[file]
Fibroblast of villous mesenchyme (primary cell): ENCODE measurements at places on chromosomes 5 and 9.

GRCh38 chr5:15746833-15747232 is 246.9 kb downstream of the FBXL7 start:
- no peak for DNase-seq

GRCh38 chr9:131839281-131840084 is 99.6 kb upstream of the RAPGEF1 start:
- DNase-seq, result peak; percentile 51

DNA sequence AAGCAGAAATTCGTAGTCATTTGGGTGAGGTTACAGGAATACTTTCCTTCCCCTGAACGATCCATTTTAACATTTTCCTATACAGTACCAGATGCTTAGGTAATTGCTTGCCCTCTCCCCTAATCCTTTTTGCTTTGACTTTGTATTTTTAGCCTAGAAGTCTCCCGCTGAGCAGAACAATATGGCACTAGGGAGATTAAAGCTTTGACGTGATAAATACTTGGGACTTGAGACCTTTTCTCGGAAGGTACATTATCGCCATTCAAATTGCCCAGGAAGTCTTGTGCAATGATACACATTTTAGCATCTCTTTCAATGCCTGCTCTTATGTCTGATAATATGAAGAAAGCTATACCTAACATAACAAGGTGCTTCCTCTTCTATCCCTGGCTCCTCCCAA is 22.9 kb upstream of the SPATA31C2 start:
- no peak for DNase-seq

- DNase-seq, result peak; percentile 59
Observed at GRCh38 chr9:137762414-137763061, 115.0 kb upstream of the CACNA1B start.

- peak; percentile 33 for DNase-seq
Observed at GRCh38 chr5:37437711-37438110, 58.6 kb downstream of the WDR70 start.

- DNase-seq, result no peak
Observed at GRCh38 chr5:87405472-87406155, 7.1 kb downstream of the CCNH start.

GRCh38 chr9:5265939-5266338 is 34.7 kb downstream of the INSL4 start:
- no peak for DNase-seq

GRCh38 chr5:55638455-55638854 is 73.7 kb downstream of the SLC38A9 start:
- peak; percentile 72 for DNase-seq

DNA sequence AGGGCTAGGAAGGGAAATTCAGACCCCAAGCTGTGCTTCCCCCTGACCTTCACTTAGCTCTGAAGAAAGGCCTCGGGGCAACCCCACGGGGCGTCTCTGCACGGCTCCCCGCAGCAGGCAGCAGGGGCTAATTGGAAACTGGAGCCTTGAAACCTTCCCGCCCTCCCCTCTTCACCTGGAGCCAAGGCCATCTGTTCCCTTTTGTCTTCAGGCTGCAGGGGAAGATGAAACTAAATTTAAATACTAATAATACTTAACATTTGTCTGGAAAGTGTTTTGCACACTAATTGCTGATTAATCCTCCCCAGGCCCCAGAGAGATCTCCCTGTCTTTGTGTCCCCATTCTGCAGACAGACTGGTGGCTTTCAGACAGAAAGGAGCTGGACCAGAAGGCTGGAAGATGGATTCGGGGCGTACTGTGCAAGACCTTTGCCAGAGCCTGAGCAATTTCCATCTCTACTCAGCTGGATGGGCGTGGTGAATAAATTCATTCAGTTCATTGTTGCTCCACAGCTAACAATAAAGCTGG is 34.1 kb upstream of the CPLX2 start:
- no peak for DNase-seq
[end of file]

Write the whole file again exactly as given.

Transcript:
Fibroblast of villous mesenchyme (primary cell): ENCODE measurements at places on chromosomes 5 and 9.

GRCh38 chr5:15746833-15747232 is 246.9 kb downstream of the FBXL7 start:
- no peak for DNase-seq

GRCh38 chr9:131839281-131840084 is 99.6 kb upstream of the RAPGEF1 start:
- DNase-seq, result peak; percentile 51

DNA sequence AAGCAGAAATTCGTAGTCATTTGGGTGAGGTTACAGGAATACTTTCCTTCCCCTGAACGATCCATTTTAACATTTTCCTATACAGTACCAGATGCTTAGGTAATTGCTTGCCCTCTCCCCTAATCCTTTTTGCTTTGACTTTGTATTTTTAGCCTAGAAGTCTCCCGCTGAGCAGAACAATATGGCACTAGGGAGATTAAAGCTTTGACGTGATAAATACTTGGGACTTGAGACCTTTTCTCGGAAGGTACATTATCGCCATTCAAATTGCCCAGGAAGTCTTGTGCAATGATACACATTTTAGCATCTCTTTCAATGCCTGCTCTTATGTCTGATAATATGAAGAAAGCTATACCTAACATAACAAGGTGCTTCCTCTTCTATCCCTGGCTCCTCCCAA is 22.9 kb upstream of the SPATA31C2 start:
- no peak for DNase-seq

- DNase-seq, result peak; percentile 59
Observed at GRCh38 chr9:137762414-137763061, 115.0 kb upstream of the CACNA1B start.

- peak; percentile 33 for DNase-seq
Observed at GRCh38 chr5:37437711-37438110, 58.6 kb downstream of the WDR70 start.

- DNase-seq, result no peak
Observed at GRCh38 chr5:87405472-87406155, 7.1 kb downstream of the CCNH start.

GRCh38 chr9:5265939-5266338 is 34.7 kb downstream of the INSL4 start:
- no peak for DNase-seq

GRCh38 chr5:55638455-55638854 is 73.7 kb downstream of the SLC38A9 start:
- peak; percentile 72 for DNase-seq

DNA sequence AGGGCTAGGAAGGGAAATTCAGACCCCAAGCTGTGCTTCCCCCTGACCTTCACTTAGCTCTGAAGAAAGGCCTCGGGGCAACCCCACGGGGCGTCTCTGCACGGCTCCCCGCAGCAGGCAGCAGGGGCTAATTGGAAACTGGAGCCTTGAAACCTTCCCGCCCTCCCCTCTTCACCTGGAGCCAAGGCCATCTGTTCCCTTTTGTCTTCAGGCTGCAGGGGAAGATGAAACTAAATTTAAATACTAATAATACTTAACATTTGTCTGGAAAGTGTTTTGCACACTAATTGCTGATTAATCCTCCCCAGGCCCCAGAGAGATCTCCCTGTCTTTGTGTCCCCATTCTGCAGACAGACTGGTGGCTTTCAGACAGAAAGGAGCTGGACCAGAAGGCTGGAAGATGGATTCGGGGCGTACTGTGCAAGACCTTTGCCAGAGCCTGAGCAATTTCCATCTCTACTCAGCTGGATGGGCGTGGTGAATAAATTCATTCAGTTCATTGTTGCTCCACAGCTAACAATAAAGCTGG is 34.1 kb upstream of the CPLX2 start:
- no peak for DNase-seq